Thursday, June 7, 2012
Master of Science Fiction dies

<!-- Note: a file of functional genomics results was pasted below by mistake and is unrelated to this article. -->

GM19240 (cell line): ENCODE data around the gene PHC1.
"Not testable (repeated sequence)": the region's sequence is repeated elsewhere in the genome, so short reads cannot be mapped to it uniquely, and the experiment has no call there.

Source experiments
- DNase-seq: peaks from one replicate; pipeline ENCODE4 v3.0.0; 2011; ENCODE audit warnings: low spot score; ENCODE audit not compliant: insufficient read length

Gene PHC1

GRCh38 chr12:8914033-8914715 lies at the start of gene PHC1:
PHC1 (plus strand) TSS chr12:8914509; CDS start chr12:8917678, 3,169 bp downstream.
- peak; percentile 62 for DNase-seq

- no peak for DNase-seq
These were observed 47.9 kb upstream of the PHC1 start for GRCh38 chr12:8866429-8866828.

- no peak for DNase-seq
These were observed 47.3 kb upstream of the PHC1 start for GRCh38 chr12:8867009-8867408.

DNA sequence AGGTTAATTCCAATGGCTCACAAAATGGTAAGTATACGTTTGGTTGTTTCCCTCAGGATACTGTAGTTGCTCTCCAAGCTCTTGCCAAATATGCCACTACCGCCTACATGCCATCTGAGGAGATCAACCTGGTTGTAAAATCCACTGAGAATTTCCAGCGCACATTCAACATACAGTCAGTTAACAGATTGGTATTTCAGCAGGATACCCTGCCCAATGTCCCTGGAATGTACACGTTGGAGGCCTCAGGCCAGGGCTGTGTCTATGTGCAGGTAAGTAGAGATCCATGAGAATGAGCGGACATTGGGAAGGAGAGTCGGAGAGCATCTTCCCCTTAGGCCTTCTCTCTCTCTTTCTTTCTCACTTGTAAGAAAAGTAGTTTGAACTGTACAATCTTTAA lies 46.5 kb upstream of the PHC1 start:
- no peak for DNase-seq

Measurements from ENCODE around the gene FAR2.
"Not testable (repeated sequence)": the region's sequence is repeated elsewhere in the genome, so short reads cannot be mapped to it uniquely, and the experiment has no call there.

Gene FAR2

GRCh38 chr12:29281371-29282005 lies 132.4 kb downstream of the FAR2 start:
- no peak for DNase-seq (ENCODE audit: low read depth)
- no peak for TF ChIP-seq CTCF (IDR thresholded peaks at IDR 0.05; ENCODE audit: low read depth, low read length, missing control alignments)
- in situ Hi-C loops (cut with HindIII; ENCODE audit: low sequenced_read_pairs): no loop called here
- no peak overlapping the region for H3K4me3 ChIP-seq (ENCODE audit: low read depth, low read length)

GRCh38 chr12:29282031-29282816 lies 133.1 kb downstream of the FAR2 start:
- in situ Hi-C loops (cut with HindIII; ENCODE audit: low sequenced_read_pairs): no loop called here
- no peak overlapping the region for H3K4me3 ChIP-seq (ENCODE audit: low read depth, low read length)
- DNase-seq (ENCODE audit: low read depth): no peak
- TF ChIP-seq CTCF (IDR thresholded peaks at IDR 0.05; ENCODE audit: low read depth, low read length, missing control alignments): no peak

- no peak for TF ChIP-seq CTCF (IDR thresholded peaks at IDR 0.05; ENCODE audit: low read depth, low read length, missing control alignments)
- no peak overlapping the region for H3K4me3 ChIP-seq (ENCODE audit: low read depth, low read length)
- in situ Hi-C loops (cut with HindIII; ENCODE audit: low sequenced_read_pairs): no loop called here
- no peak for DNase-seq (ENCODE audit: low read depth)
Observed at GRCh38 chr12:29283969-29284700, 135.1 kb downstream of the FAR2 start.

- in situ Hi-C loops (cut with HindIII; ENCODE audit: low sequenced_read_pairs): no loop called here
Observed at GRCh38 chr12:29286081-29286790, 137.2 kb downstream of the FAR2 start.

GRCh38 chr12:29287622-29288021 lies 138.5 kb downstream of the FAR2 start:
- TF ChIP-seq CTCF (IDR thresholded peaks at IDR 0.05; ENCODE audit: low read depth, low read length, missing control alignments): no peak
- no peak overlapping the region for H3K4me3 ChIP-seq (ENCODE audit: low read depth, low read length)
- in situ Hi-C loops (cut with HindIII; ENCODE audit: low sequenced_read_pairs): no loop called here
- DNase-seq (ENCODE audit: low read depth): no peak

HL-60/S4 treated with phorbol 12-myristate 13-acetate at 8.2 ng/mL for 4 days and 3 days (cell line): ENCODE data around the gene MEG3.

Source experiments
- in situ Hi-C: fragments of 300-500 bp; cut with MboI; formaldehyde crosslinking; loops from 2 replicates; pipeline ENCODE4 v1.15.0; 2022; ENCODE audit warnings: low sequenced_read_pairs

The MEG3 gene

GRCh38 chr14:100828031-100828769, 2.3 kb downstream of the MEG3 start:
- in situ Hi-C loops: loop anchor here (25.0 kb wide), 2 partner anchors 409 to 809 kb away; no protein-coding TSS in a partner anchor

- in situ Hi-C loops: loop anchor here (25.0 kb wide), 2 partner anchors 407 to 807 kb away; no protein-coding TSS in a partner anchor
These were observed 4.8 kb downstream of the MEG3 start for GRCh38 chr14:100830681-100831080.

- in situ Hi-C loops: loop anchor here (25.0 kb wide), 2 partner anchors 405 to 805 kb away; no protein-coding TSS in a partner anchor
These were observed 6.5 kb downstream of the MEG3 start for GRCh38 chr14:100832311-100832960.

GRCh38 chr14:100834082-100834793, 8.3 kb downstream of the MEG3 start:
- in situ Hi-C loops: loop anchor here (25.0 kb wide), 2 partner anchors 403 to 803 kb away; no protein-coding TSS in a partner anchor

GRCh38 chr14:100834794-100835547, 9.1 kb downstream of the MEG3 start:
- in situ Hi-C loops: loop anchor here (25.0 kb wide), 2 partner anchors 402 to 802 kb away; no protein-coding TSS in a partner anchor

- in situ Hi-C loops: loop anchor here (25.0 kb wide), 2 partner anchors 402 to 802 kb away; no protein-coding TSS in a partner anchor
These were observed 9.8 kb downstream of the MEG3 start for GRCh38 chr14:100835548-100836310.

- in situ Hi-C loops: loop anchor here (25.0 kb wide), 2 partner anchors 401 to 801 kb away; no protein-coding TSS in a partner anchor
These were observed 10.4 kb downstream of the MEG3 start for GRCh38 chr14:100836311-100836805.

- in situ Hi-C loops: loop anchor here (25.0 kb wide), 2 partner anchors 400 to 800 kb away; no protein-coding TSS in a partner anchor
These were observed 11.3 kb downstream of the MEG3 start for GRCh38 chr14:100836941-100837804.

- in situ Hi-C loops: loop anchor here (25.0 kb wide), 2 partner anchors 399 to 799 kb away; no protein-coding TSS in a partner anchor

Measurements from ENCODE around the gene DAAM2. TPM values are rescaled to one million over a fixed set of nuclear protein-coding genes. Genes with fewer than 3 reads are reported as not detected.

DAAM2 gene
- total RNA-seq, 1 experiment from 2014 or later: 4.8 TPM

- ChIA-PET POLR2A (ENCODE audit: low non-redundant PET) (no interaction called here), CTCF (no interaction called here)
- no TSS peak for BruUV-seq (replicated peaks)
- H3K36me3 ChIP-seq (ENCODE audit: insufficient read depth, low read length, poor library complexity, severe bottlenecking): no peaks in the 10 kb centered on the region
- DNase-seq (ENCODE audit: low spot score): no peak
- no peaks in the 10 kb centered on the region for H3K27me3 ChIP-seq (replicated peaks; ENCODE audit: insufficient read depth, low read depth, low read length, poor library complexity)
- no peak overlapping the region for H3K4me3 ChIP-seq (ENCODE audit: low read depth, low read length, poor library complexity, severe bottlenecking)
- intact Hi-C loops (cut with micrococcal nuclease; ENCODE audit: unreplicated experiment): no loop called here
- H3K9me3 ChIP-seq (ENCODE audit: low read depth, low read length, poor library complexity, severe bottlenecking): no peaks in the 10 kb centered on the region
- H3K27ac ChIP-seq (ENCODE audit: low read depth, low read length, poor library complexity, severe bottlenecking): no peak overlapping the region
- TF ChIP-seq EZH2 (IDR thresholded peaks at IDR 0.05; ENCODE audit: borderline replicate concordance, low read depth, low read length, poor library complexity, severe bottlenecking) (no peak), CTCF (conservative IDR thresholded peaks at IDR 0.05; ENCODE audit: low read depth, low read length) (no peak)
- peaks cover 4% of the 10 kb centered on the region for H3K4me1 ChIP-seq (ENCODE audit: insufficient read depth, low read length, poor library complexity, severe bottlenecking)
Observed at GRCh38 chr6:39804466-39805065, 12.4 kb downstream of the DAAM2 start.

Ray Bradbury, a master of science fiction whose imaginative and lyrical evocations of the future reflected both the optimism and the anxieties of his own postwar America, died on Tuesday in Los Angeles. He was 91. My limited association with Mr. Bradbury began when I was in junior high (or middle school as they call it these days) in an English class that specialized in science fiction. The first book we were to read was THE MARTIAN CHRONICLES. It took a giant leap a few years ago when one of my cartoon illustrations was seen by Professor John Tibbetts, English professor at KU at the Disney Hometown Toonfest. The piece was entitled "MORNING WITH MARTIAN CHRONICLE," and featured one of my Martian characters reading the morning edition of the hometown newspaper. Professor Tibbetts was friends with Mr. Bradbuy. He thought Ray would like the piece and he asked if I'd like to contact the author. "Yes, very much," was my reply. He gave me Ray's home address and phone number. I contacted Mr. Bradbury and sent him a copy of the piece. I told him that I would love to meet him sometime. He invited me to contact him the next time I was in Los Angeles. A few months later, I did exactly that. My intention was to give him the original of "MORNING WITH MARTIAN CHRONICLE." But our schedules couldn't mesh and we never met face-to-face. I did see him at the International Comic-Con (San Diego) when he and his best friend, Ray Harryhausen met on stage to talk about their work and their life-long friendship. While we exchanged only a few notes and letters, my exchange with Ray Bradbury has left and impression that will never, ever be erased. To this day, many of his books and movies based on his writings occupy my library. Thank you for an eternity of joy and wonder, Mr. Bradbury. — Mike Edholm PS - There's a slightly longer, more detailed version of this story on my blog.